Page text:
BPM Project Managers Beware

Business process transformation projects are complicated. Within each BPM project phase (e.g., strategy, innovation, implementation, improvement) there are many moving parts (determining objectives and KPIs, improving and building workflows and data models, adding business rules, designing layouts, integrating systems, procuring hardware, installing software, testing and deploying solutions, training personnel). These actions are coordinated among teams made up of many different roles (Business Analyst, Designer, Architect, Project Manager, Administrator, QA) all collaborating together to create solutions within a specific scope, budget and time frame.

bpm-project-changeEven with the best people, problems always occur. Common root causes include:

  • We think people know what they are doing and are responsible for doing it and will stick around to complete it, but they don’t and they aren’t and they might not;
  • We believe we have asked all the questions and furnished all the answers, but something was missed unintentionally or hidden intentionally;
  • We assume that after agreement has been made on scope nothing will change, but once people learn the possibilities or fear the results change always happens.

How can we avoid (or at least minimize) these problems? Very good, detailed, proactive project management and program management.

Within project management, we recommend implementing planning and risk mitigation strategies up front that identify everything that can affect the success of the project downstream.

Planning and Risk Management practices cover:

  • Delivery Methodology – Discuss and agree to methodology (Waterfall vs Agile) as it drives timelines, resources, and costs. Methodology applies to the what (functional) the solution does and how (technical) the solution will work. Methodology directly affects analysis, documentation, mock-ups, demonstrations, work in progress (WIP), minimal viable product (MVP), testing, and plan/do/check/act cycles.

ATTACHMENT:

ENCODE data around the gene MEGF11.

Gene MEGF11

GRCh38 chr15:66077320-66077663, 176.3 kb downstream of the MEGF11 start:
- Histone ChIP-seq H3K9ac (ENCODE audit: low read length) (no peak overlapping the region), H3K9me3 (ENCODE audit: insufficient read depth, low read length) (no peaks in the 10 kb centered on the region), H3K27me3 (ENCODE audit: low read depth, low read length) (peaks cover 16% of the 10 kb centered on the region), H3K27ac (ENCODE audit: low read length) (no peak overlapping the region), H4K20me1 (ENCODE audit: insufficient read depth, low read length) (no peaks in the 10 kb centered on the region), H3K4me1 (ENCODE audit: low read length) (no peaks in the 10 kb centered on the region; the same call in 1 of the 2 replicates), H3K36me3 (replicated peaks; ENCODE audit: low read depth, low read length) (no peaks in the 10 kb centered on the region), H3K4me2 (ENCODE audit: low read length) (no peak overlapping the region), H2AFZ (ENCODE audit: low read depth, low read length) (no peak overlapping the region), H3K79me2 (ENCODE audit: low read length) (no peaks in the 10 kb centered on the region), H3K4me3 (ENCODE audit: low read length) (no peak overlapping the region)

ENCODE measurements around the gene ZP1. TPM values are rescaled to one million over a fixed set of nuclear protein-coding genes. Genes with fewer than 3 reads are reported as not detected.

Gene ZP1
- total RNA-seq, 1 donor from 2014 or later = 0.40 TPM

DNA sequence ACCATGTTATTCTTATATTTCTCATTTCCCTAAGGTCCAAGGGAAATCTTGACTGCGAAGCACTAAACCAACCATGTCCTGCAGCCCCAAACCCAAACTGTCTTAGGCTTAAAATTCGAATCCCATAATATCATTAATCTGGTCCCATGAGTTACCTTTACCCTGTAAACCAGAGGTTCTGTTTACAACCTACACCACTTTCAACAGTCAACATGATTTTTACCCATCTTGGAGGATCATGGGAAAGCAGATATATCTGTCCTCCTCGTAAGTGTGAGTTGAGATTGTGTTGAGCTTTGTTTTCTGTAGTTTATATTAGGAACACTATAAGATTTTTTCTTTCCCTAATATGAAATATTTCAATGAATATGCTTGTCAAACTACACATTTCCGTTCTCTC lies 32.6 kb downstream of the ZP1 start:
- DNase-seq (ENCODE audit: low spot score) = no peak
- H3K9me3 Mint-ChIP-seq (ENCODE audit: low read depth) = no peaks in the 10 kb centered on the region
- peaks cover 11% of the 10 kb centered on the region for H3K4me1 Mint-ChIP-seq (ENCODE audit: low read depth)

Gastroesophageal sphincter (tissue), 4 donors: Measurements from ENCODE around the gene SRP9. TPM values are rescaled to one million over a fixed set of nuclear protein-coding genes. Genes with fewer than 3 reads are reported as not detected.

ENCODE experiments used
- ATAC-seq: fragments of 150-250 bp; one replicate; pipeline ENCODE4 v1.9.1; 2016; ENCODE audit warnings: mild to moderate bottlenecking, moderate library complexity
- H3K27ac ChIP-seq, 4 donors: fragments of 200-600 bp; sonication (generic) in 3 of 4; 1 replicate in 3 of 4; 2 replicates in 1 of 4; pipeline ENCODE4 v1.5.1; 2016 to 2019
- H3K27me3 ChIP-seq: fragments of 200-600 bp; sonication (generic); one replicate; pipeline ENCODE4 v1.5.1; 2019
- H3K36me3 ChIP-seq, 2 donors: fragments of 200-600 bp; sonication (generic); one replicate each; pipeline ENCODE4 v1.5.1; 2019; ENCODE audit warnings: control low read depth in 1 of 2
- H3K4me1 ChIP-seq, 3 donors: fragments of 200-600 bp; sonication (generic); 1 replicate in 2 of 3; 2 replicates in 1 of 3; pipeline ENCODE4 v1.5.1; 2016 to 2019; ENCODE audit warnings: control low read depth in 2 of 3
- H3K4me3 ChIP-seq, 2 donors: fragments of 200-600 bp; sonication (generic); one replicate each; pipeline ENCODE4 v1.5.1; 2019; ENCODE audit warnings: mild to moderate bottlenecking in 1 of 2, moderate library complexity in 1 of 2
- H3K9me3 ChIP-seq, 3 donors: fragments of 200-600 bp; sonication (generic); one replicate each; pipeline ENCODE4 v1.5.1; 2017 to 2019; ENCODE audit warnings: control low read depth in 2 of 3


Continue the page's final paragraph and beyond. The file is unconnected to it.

• Assumptions, Constraints & Dependencies – Itemize and agree to all assumptions (i.e., approach, RACI, third party participation, linear vs parallel work streams, reuse of prior work), constraints (i.e., time period, budgets, resources, geography), and dependencies (i.e., IT support for integration and deployment, testing, training, release planning).
  • Communications & Reporting – Itemize and agree to holding meetings (e.g., weekly reviews, stand-ups, steering committees, calendars), and determine their purpose (i.e., reviews, resolutions, awareness), audience (PM, Scrum members, Stakeholders, team members), mode (i.e., meeting, email, webex), and frequency (i.e., daily, weekly, monthly).
  • Risks – Itemize and agree to risks, likelihood, impact, response, and mitigation strategy.

One major factor contributing to risk is a misunderstanding of methodology. For example, immature organizations may want Agile, but be wholly unready to support it. If very detailed technical “how-to” documentation is expected before development, project managers should realize that the desire for Agile is a facade and plan for Waterfall. Budget extra time for analysis and documentation and ensure resources are engaged who are comfortable producing such analysis and documentation (e.g., designers don’t always make the best writers).

Another example of managing risk is in the context of scope creep as stakeholders always push for extra features and functionality during development life-cycles. Individuals responsible and authorized for changes should be identified before project starts. Change Requests (e.g., new workflows and additional activities; different workflow rules, form fields, form behavior, and integration) should then be carefully classified based on need and value (cost/benefit). When stakeholders understand level of effort and associated costs they better understand how their requests affect project budgets, resources, and time lines.

Remember, the more you plan up front, the better off you are downstream when new requirements surface, people change positions, hardware isn’t ready, and/or budgets morph.

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By Garth Knudson @ Bizagi | June 16, 2015

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